An international team of astronomers has discovered an exotic young planet that is not orbiting a star. This free-floating planet, dubbed PSO J318.5-22, is just 80 light-years away from Earth and has a mass only six times that of Jupiter. The planet formed a mere 12 million years ago—a newborn in planet lifetimes. The orphan planet was discovered during a search for the failed stars known as brown dwarfs. The planet is extremely cold and faint, about 100 billion times fainter in optical light than the planet Venus. Most of its energy is emitted at infrared wavelengths.
"We have never before seen an object free-floating in space that that looks like this. It has all the characteristics of young planets found around other stars, but it is drifting out there all alone,” explained team leader Dr. Michael Liu of the Institute for Astronomy at the University of Hawaii at Manoa. “I had often wondered if such solitary objects exist, and now we know they do.”
During the past decade, extrasolar planets have been discovered at an incredible pace, with about a thousand found by indirect methods such as wobbling or dimming of their host stars induced by the planet. However, only a handful of planets have been directly imaged, all of which are around young stars (less than 200 million years old). PSO J318.5-22 is one of the lowest-mass free-floating objects known, perhaps the very lowest. But its most unique aspect is its similar mass, color, and energy output to directly imaged planets.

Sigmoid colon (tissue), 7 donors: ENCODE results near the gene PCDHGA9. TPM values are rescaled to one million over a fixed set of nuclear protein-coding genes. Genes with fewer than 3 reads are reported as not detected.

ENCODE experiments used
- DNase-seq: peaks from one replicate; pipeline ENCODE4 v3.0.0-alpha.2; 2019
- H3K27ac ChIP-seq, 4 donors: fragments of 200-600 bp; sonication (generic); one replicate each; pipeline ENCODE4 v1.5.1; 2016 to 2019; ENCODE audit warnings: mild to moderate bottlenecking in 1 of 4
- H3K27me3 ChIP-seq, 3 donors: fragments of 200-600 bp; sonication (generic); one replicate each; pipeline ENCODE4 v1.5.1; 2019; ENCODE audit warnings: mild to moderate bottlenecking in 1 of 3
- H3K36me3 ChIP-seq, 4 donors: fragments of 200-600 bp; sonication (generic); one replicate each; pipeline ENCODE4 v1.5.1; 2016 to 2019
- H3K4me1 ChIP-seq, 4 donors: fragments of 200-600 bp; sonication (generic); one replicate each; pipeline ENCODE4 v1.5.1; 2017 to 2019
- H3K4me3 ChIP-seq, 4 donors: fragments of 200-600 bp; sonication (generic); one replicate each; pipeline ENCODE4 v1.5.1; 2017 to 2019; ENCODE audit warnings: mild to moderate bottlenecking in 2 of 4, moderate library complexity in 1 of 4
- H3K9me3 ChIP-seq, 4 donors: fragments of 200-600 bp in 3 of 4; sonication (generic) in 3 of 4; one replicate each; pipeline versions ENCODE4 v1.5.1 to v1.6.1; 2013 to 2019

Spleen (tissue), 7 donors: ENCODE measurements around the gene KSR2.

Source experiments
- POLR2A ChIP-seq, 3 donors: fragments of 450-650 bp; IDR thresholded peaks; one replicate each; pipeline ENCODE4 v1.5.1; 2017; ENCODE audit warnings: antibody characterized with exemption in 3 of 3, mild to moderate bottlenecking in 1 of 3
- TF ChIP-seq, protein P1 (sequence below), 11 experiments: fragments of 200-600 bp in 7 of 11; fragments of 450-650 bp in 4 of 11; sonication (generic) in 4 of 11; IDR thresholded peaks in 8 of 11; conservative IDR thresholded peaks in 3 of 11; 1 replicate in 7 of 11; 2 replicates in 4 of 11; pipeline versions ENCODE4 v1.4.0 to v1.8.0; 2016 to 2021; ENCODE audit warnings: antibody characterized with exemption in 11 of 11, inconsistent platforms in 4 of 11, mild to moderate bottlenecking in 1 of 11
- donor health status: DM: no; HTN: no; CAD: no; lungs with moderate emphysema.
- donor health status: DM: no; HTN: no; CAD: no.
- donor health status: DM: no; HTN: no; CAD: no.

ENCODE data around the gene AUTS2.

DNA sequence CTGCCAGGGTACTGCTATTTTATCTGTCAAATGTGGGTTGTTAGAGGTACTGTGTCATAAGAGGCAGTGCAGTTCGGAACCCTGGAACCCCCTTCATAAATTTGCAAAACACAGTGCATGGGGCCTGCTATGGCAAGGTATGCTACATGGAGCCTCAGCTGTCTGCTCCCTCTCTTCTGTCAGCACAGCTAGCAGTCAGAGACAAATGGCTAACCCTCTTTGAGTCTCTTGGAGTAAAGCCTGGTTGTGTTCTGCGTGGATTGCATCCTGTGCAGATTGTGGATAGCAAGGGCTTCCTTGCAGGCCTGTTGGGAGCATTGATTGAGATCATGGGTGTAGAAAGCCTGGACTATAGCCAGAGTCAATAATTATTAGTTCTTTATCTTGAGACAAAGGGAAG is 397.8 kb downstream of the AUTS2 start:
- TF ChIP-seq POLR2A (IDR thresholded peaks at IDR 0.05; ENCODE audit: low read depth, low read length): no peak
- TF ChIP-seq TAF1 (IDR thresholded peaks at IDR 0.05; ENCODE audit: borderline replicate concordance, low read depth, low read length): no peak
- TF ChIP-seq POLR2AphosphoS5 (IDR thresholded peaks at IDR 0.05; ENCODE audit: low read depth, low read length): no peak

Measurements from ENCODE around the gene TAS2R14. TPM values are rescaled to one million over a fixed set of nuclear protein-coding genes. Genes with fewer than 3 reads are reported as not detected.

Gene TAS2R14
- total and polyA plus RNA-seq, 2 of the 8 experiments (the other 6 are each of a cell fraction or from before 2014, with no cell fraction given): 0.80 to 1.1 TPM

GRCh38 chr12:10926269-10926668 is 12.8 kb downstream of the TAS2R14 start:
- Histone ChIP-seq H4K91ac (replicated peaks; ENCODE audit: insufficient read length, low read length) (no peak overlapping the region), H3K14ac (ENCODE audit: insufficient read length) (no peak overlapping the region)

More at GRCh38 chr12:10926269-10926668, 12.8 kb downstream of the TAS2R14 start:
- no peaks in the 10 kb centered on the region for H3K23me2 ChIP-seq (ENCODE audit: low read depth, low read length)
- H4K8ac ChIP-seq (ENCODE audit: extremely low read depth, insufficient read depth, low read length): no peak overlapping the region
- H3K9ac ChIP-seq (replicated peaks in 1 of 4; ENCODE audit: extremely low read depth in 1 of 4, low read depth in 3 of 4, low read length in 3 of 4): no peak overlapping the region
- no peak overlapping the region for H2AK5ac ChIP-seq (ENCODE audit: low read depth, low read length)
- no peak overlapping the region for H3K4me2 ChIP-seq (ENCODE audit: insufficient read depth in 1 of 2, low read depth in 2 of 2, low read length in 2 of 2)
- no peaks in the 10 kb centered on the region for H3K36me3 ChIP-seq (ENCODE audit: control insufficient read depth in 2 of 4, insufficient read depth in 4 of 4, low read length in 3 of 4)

“Planets found by direct imaging are incredibly hard to study, since they are right next to their much brighter host stars. PSO J318.5-22 is not orbiting a star so it will be much easier for us to study. It is going to provide a wonderful view into the inner workings of gas-giant planets like Jupiter shortly after their birth,” said Dr. Niall Deacon of the Max Planck Institute for Astronomy in Germany and a co-author of the study.
Due to their relatively cool temperatures, brown dwarfs are very faint and have very red colors. To circumvent these difficulties, Liu and his colleagues have been mining the data from the PS1 telescope. PS1 is scanning the sky every night with a camera sensitive enough to detect the faint heat signatures of brown dwarfs. PSO J318.5-22 stood out as an oddball, redder than even the reddest known brown dwarfs.
Multicolor image from the Pan-STARRS1 telescope of the free-floating planet PSO J318.5-22, in the constellation of Capricornus. The image is 125 arcseconds on a side. Credit: N. Metcalfe & Pan-STARRS 1 Science Consortium.
“We often describe looking for rare celestial objects as akin to searching for a needle in a haystack. So we decided to search the biggest haystack that exists in astronomy, the dataset from PS1,” said Dr. Eugene Magnier of the Institute for Astronomy at the University of Hawaii at Manoa and a co-author of the study. Dr. Magnier leads the data processing team for PS1, which produces the equivalent of 60,000 iPhone photos every night. The total dataset to date is about 4,000 Terabytes, bigger than the sum of the digital version of all the movies ever made, all books ever published, and all the music albums ever released.
The team followed up the PS1 discovery with multiple telescopes on the summit of Mauna Kea on the island of Hawaii. Infrared spectra taken with the NASA Infrared Telescope Facility and the Gemini North Telescope showed that PSO J318.5-22 was not a brown dwarf, based on signatures in its infrared light that are best explained by it being young and low-mass.